Renishaw and Extrude Hone address internal finishing on 3D-printed parts designed by MOOG Inc.

Extrude Hone processes ensure complete removal of partially-sintered material on internal surfaces of a complex titanium manifold.Extrude Hone has been a leader in finishing since the 1960’s, working closely with the aerospace, automotive, medical and energy generation supply chains to improve mechanical properties of parts for increased component life and to improve fluid dynamic properties of parts for improved fuel efficiency, all whilst offering productivity gains in manufacturing. Recognized as the industry’s ‘problem-solver’, Extrude Hone has more recently been approached by companies facing challenges in internal and external surface finishing for Additively Manufactured components.

Renishaw Logo
For most, Renishaw need no introduction. Recognized as one of the leading companies in the additive manufacturing sphere, not only for their machinery but also for their application engineering and ability to prescribe complete additive solutions to customers, it is no surprise that some of the world’s leading OEMs across various industries place their trust in Renishaw. For more information about Renishaw’s additive solutions, see: http://www.renishaw.com/en/additive-manufacturing-systems–15239 

In order to provide a complete solution, finishing must be considered but can be a hard nut to crack due to the relatively rough surfaces and complex geometries produced by Additive Manufacturing techniques.
Renishaw tasked Extrude Hone with the complete removal of partially-sintered and unsintered material on the internal surfaces of a titanium demonstrator part (designed by MOOG) representative of an aerospace manifold which was built using Renishaw’s industry-leading quad laser technology. Being manufactured additively, the manifold had organic features including convoluted passages with no line-of-sight and diameter changes along bores making this application a very tall order for most finishing processes.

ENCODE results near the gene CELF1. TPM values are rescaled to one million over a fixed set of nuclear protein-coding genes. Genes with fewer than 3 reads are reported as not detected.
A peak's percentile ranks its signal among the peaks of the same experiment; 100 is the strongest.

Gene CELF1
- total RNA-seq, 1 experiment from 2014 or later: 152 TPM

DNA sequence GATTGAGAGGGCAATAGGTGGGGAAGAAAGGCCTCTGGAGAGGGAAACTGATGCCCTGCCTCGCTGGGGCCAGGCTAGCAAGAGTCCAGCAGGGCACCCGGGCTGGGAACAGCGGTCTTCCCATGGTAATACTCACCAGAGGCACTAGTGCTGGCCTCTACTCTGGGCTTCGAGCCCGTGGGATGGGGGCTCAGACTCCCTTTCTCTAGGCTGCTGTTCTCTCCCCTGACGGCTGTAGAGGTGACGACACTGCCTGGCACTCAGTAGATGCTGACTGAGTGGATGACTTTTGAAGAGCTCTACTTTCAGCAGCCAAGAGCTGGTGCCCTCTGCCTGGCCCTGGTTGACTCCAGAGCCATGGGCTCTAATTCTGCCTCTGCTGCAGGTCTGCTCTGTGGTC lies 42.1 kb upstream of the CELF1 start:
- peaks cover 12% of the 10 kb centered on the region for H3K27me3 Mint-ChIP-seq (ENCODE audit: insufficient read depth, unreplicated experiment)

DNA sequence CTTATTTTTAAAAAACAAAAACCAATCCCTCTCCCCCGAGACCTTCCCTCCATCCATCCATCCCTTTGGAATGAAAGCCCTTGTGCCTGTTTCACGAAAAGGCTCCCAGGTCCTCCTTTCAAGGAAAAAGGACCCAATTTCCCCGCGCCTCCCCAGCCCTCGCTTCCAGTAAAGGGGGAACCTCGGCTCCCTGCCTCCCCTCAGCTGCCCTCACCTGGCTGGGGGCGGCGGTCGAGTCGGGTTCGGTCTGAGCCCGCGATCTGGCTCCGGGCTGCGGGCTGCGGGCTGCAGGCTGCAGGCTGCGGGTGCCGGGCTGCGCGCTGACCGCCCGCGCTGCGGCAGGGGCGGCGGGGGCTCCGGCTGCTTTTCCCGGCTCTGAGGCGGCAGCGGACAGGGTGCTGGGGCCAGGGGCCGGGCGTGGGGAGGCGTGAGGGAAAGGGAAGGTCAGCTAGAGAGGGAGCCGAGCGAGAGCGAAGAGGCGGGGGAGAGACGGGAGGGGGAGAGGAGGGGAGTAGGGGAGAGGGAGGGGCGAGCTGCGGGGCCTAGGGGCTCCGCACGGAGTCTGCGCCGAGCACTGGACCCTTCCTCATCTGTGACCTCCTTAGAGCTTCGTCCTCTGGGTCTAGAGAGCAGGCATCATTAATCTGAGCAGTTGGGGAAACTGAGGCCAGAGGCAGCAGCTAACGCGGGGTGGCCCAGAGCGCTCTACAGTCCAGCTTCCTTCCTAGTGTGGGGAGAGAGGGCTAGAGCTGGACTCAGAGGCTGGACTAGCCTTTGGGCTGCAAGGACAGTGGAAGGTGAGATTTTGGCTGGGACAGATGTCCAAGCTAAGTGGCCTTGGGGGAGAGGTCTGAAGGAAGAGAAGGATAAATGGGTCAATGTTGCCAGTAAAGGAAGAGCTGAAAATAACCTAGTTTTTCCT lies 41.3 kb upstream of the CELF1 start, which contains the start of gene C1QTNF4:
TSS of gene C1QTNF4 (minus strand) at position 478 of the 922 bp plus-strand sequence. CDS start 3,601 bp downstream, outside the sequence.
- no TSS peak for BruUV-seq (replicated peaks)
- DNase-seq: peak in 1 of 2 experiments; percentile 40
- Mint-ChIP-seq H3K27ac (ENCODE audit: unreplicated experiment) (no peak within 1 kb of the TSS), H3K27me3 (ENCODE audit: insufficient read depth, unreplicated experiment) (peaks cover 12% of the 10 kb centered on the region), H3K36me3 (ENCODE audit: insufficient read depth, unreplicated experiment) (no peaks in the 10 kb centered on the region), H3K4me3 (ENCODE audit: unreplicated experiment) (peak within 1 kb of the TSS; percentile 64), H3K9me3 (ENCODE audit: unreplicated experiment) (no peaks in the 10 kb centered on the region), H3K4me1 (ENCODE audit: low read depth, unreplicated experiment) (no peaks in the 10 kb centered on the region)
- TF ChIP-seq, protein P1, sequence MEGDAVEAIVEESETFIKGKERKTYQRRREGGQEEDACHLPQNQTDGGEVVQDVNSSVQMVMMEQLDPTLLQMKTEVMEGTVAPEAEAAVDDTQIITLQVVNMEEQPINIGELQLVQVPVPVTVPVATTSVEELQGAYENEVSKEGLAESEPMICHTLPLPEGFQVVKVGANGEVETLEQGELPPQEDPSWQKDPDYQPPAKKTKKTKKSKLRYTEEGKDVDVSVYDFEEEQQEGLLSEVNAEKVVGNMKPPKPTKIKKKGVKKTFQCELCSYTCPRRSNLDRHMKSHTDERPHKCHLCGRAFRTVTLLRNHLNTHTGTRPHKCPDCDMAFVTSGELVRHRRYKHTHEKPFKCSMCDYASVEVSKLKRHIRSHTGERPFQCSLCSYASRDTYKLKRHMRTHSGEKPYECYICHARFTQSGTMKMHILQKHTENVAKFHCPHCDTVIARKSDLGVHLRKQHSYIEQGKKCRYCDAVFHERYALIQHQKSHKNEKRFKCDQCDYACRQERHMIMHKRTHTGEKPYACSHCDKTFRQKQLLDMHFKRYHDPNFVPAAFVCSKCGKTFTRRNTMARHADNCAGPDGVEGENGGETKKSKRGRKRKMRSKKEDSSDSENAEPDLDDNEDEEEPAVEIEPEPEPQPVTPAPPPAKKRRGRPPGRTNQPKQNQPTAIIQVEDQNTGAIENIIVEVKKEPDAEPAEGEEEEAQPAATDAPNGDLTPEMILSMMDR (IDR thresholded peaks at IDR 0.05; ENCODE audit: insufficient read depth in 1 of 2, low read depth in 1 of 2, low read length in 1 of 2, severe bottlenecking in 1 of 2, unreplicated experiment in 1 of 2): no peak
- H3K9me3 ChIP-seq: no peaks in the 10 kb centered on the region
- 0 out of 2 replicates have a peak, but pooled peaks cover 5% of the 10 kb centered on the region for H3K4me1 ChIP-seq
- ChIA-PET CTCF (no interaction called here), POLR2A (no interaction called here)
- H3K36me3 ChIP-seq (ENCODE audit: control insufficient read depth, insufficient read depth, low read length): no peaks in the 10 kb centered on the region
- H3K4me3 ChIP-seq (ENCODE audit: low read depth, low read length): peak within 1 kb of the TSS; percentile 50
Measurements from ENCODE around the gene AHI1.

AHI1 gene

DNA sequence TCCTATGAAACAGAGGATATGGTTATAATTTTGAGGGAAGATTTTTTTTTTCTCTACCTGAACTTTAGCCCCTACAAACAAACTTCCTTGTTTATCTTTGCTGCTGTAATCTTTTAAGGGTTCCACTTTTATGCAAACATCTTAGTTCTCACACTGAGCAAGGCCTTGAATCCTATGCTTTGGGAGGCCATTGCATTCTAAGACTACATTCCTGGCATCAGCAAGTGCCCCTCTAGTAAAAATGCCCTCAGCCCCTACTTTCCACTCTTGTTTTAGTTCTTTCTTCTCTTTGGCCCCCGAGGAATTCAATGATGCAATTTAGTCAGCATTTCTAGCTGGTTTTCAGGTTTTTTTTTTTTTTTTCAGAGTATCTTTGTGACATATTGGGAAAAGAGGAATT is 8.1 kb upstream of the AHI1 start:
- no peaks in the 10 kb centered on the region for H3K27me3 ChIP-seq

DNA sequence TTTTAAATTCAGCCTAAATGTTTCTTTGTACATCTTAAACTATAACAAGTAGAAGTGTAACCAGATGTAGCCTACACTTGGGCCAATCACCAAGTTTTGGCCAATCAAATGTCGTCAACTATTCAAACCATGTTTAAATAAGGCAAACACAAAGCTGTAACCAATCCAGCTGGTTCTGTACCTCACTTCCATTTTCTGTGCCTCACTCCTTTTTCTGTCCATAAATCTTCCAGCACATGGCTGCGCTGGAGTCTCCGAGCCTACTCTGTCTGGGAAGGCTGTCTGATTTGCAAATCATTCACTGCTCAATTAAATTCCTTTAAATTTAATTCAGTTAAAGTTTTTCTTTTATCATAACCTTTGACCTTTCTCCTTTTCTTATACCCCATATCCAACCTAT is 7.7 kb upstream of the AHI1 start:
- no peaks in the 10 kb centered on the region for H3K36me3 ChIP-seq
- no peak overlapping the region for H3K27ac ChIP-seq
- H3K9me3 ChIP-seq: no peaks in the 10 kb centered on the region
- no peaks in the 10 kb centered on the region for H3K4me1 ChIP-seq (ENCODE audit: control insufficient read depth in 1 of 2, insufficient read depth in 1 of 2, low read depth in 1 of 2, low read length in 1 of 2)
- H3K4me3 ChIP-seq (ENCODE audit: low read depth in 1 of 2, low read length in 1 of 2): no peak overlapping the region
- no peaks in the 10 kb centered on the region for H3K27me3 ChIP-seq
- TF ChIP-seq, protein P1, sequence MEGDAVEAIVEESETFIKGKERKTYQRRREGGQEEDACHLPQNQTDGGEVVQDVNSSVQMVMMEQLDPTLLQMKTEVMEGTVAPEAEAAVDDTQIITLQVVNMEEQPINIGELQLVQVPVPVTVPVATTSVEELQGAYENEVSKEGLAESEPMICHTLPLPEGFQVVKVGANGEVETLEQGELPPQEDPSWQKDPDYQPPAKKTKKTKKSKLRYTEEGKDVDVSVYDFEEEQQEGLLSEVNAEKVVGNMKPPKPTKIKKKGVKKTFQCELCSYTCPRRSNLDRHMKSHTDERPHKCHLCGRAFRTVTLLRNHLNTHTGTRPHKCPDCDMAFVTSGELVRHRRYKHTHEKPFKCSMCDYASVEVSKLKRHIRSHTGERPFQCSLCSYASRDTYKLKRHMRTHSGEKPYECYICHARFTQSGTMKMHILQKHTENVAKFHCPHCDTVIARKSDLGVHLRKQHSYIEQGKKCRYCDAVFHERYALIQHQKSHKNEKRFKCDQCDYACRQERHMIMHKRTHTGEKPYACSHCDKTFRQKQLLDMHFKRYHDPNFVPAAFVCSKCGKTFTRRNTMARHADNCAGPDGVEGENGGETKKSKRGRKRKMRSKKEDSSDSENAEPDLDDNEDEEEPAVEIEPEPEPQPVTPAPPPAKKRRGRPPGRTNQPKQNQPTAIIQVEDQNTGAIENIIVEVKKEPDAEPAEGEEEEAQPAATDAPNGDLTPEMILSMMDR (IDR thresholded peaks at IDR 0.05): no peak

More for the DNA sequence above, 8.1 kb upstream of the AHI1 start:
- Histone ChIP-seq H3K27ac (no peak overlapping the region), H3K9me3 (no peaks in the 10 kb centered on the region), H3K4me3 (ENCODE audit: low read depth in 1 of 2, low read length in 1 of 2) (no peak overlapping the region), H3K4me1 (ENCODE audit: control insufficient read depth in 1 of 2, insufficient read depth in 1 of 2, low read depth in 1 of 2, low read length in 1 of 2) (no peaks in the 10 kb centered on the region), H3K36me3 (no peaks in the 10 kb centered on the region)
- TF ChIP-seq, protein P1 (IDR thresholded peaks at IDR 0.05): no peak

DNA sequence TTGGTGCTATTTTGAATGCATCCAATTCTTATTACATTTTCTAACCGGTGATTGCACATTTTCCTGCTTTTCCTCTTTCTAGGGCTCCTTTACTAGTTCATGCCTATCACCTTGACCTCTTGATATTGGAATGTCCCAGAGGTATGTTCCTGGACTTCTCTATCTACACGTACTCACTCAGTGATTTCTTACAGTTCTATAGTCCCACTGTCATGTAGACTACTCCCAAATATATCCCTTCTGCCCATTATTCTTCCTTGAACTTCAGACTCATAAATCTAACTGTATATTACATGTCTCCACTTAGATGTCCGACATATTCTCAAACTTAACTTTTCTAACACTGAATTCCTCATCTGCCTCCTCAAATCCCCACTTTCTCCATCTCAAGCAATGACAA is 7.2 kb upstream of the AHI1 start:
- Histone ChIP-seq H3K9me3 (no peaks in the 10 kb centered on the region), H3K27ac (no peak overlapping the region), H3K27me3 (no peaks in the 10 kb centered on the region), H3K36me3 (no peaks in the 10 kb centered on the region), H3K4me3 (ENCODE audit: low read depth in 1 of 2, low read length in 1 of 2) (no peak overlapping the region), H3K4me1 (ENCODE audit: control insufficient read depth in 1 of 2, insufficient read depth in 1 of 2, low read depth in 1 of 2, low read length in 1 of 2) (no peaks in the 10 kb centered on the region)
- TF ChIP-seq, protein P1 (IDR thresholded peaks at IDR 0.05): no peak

Using a combination of its Abrasive Flow (AFM)  and COOLPULSE , Extrude Hone was able to remove all partially sintered material and improve the roughness of all internal surfaces, COOLPULSE being used for in the main bores with steps in diameter and AFM being used for the convoluted passages.
Here are the results:

Primary Objective:  Remove all partially sintered and unsintered material
COOLPULSE:

Control Surface – SEM x200 Magnification

COOLPULSE Surface – SEM x200 Magnification

Abrasive Flow Machining (AFM):

Control Surface – SEM x200 Magnification

AFM Surface – SEM x200 Magnification

Secondary objective: Improve surface roughness
Results:

Control Surface

After EH processes

Statement from Renishaw’s Alex Freeman (Senior Development Engineer – Special Projects):

“We approached Extrude Hone due to their reputation in the field of internal surface finishing. After processing the demonstrator with Abrasive Flow and COOLPULSE, we were unable to detect any partially sintered material on the internal surfaces of the manifold. We also noted improvements in the surface roughness, of particular interest were the small internal non-line-of-sight channels. We consider the results of the trial to be very promising and will be suggesting Extrude Hone’s AFM and COOLPULSE processes to customers with similar design requirements to this demonstrator. The internal surfaces are the most advanced we’ve seen to date.”

Extrude Hone finishing solutions are suitable for aluminum, stainless steel, Inconel, and titanium and can address a broad range of geometries meaning that most 3D-printed components can be finished by an Extrude Hone technology or combination of technologies.
Demonstrating its commitment to additive technology, Extrude Hone recently set up a brand-new business unit called ‘Extrude Hone Additive’ and is aiming to establish itself as the ‘go-to’ partner for additive finishing as the industry grows and matures.

For more information on Extrude Hone’s additive solutions:

 

Bruno

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